There are many reasons why needing a $200 ATF tax stamp for a suppressor is stupid.
Hearing loss is a health issue with a BILLION dollar financial impact in the United States alone. Employers spend millions and millions of dollars providing hearing protection and developing safety plans for their workers, yet hunters and recreational shooters have to pay a tax and wait for a device to protect their hearing?!
Shooting noise is a volatile community issue. All around the country, ranges are being shut down or tied up in lawsuits due to shooting noise… and yet the government has made it incredibly cumbersome and expensive for shooters to purchase simple devices to abate the root cause of the problem.
A suppressor or silencer can quickly and easily be fabricated by those with nefarious intent. No hit man, thug or criminal is going to go through the paperwork, pay the tax and wait for ATF approval to obtain a suppressor in a legal fashion. They will simply do a google search and fabricate such a device. The Tax Stamp does nothing to prevent crime.
All that said… Here’s some evidence that reflects why the $200 tax stamp for a suppressor is really a bargain compared to the intent of the legislators that passed it:
I quote this from the ATF web site on their page about the History of the National Firearms act.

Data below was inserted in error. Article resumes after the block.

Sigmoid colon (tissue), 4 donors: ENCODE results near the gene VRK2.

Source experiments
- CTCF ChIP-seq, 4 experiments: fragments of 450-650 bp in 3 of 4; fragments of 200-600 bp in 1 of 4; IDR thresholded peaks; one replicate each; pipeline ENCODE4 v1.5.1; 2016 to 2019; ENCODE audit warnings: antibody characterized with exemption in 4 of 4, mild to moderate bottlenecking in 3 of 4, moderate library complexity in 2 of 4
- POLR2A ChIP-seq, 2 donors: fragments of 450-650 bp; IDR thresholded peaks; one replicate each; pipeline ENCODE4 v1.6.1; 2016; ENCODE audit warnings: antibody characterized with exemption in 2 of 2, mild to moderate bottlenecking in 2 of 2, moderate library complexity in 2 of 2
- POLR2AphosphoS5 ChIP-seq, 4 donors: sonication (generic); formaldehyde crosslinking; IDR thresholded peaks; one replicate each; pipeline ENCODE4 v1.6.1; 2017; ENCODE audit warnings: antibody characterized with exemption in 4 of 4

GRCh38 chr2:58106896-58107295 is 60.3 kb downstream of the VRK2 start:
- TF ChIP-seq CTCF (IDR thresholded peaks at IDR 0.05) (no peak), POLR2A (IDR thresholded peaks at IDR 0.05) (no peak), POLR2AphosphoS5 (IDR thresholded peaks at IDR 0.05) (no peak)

“While the NFA
was enacted by Congress as an exercise of its authority to tax, the NFA
had an underlying purpose unrelated to revenue collection. As the legislative history of the law discloses, its underlying purpose was to curtail, if not prohibit, transactions in NFA
firearms. Congress found these firearms to pose a significant crime problem because of their frequent use in crime, particularly the gangland crimes of that era such as the St. Valentine’s Day Massacre. The $200 making and transfer taxes on most NFA
firearms were considered quite severe and adequate to carry out Congress’ purpose to discourage or eliminate transactions in these firearms. The $200 tax has not changed since 1934.”
Now, as you can see, the climate we are in now is not the only time that the political winds were blowing in the face of firearms enthusiasts. Evildoers were doing their evil back in the day, with profits resulting from government mandated prohibitions fueling rampant bloodshed among criminals, with innocents often caught in the crossfire. Then, as now, the tools the criminals used were blamed, not the criminals or the root causes that brought them to commit their crimes… but I digress..